Archive for November, 2006
Al Gore’s new movie on global warming, “An Inconvenient Truth,” opens with scenes from Hurricane Katrina slamming into New Orleans. The former vice president says unequivocally that because of global warming, it is all but certain that future hurricanes will be more violent and destructive than those in the past.
With the official start of hurricane season days away, meteorologists are unanimous that the 2006 tropical storm season, which runs from June 1 through November, is likely to be a doozy.
Can you name a single hurricane from 2006? If not, don’t be too hard on yourself -it’s “the most tranquil season in a decade“.
As if you needed more proof that Russia has reverted to a dictatorship, the Brits have found conclusive evidence that yet another Putin critic has been assassinated by radiation.
Security sources said MI5 believes the Russian intelligence services assassinated Mr Litvinenko. Britain made a formal request to Moscow for help in the murder investigation. But Mr Putin left diplomats open-mouthed with claims that the former spy did not die ‘a violent death’.
At a dramatic press conference in London the Health Protection Agency (HPA) revealed that he had been killed by a ‘large dose’ of radioactive polonium 210, and not thallium as previously thought.
Only a speck of it would have been enough to prove fatal once it got into his system, probably by being slipped into his drink or on to food.
Whoever did this must have been expert in the dosage because giving him too much would have caused almost instant death while it took weeks for him to become gravely ill, giving the killer ample chance to escape.
Starbucks has a “The Way I See It” program that accepts submissions from customers and celebrities to be printed on their coffee cups. You can comment on the random thoughts you found on one of their cups, or submit your own. Most of the submissions are predictably boring. Wouldn’t it be great to see some really great ideas on a cup? Submit yours here.
According to market research firm iSuppli, the newly released PS3 game console costs Sony $241-$400 for each console sold. This is not the cost of the system – this is the net loss to the company after subtracting the price of each console from the cost of the components.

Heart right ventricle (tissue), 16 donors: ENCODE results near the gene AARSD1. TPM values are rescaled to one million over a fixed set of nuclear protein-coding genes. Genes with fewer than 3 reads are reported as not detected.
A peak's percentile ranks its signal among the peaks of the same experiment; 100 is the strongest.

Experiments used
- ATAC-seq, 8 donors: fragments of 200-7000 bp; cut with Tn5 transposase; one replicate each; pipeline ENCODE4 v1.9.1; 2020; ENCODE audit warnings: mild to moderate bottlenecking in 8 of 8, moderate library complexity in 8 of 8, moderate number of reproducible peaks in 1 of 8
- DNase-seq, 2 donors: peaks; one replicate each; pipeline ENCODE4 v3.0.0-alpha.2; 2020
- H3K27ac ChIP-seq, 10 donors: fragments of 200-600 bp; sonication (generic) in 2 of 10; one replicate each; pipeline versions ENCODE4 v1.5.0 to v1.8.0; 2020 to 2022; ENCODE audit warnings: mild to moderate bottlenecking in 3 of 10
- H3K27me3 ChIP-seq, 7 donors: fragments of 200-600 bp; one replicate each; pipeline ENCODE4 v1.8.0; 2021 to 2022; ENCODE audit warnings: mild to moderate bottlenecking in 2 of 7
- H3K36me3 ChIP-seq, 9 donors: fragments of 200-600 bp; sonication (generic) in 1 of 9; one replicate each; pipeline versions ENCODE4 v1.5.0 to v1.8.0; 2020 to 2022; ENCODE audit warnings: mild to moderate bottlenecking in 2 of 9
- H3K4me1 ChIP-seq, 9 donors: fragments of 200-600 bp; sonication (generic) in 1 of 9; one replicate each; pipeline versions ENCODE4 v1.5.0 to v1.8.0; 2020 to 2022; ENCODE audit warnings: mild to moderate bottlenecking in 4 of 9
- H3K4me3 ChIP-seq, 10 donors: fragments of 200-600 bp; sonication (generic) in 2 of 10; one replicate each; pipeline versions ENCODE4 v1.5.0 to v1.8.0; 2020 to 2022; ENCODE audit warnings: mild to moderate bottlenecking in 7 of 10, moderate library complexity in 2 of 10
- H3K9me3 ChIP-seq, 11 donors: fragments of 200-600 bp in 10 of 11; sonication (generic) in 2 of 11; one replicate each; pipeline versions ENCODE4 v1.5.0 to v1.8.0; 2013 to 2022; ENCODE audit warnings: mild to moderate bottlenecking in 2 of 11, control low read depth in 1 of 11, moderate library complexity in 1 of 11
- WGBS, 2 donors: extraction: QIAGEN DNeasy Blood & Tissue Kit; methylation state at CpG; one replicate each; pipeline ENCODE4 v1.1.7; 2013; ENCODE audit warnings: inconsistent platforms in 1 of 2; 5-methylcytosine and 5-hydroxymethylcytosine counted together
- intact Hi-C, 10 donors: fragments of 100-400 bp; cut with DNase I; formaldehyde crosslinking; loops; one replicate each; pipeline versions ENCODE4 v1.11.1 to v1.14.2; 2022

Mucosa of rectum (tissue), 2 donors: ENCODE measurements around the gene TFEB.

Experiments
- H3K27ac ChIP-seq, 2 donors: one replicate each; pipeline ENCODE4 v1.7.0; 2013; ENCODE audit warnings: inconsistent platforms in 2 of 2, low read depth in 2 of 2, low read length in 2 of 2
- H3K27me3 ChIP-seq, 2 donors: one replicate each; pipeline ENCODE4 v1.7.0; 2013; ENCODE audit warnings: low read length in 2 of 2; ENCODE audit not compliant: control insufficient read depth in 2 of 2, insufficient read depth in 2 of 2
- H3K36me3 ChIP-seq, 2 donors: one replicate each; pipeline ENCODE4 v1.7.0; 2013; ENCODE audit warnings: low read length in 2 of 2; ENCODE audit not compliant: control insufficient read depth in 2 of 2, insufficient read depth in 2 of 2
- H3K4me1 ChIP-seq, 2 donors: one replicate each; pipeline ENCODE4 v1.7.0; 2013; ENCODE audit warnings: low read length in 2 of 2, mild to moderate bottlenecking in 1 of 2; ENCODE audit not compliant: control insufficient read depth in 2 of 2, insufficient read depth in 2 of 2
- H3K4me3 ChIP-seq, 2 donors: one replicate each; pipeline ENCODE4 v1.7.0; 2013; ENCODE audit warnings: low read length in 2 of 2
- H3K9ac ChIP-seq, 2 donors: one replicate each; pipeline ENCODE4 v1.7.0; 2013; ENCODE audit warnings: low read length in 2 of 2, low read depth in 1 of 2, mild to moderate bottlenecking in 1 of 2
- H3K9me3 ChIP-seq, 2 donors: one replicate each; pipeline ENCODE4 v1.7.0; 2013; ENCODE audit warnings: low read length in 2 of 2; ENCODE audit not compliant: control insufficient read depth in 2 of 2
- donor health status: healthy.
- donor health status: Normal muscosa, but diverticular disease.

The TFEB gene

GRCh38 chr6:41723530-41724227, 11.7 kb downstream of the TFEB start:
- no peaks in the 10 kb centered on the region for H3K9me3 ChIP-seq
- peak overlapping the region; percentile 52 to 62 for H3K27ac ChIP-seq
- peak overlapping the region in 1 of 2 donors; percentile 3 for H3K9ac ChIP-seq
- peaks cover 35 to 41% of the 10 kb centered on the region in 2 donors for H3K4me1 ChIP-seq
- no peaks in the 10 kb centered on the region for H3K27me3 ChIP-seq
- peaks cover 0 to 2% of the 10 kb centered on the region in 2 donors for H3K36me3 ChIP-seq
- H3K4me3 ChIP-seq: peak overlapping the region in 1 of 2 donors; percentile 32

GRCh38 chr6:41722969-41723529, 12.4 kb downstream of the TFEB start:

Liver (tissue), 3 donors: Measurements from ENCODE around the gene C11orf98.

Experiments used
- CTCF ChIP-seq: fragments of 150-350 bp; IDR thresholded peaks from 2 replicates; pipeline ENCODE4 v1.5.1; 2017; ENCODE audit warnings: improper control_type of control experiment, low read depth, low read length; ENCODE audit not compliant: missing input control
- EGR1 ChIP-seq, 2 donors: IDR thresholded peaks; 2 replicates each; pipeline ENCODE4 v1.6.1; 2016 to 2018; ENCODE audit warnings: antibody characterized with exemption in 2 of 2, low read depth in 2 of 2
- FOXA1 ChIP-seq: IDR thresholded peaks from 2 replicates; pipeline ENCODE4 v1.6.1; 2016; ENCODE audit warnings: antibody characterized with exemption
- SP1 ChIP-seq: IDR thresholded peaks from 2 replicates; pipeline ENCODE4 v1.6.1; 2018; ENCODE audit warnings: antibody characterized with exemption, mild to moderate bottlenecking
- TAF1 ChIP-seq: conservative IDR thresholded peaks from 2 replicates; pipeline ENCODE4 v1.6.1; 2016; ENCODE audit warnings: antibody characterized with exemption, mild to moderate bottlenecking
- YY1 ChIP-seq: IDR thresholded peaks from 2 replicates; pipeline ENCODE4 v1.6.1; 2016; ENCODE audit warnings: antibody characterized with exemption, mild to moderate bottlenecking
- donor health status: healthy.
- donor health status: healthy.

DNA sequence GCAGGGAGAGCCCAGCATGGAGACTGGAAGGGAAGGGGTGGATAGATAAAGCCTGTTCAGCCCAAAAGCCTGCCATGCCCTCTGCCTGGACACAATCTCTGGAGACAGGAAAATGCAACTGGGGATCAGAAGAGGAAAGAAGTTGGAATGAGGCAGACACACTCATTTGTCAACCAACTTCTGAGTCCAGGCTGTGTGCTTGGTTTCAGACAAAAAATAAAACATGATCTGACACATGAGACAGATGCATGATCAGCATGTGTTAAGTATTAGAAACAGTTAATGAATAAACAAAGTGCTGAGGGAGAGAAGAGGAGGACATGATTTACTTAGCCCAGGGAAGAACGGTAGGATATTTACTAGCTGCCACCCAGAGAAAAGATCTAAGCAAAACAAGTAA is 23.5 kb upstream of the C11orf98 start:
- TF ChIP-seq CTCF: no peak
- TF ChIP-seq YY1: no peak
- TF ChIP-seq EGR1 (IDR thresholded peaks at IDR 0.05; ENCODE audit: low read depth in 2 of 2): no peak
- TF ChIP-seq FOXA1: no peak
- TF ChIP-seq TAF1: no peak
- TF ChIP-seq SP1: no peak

Game console makers like Sony and Microsoft take an initial loss for each system sold so they can provide the very best product to the customer. Of course they wouldn’t do this unless they believed that the initial loss would eventually yield a net profit. They make up for the loss in two ways. First, they take advantage of accelerating technology to get cheaper components. For example, while Microsoft initially took a $126 loss for each Xbox 360 sold, it now makes a $75 profit due to the cheaper cost of the components. It’s probable that some of the cost decrease comes from manufacturers who compete for the console maker’s business. Second, they take a cut of the price of every game sold for their system.
Think about the gamble such decisions involve. Microsoft bets on how many million systems will sell at a given performance level to determine whether it will recoup its costs. Hardware manufacturers bet on the success of a given console to decide where to direct their research. Game makers decide which platform deserves years of development time. Consumers, by comparison, face the least risk, but they must also decide which console will be successful and have the games they want. Success is far from guaranteed – consoles fail as often as they succeed, often taking their company down with them. Remember the Sega Dreamcast?
Do you have a sense yet for the excitement of markets? Such strategic decisions are made every day in every industry — to the extent that it is free. Why doesn’t Hollywood make movies about THIS, rather than yet another gang of thieves bickering with each other as they complete yet another caper?
There is an excellent three-hour interview with technologist and futurist Ray Kurzweil available on C-SPAN. Watch now.
This rare three-hour long interview allowed him to discuss his ideas in depth and take calls from the public. The show profiles his many inventions (starting with a videotape of his 1965 appearance at age 17 on “I’ve Got A Secret” with Steve Allen).
It also covers his career, ideas, and recent books, “The Singularity is Near: When Humans Transcend Biology” and “Fantastic Voyage: Live Long Enough To Live Forever.”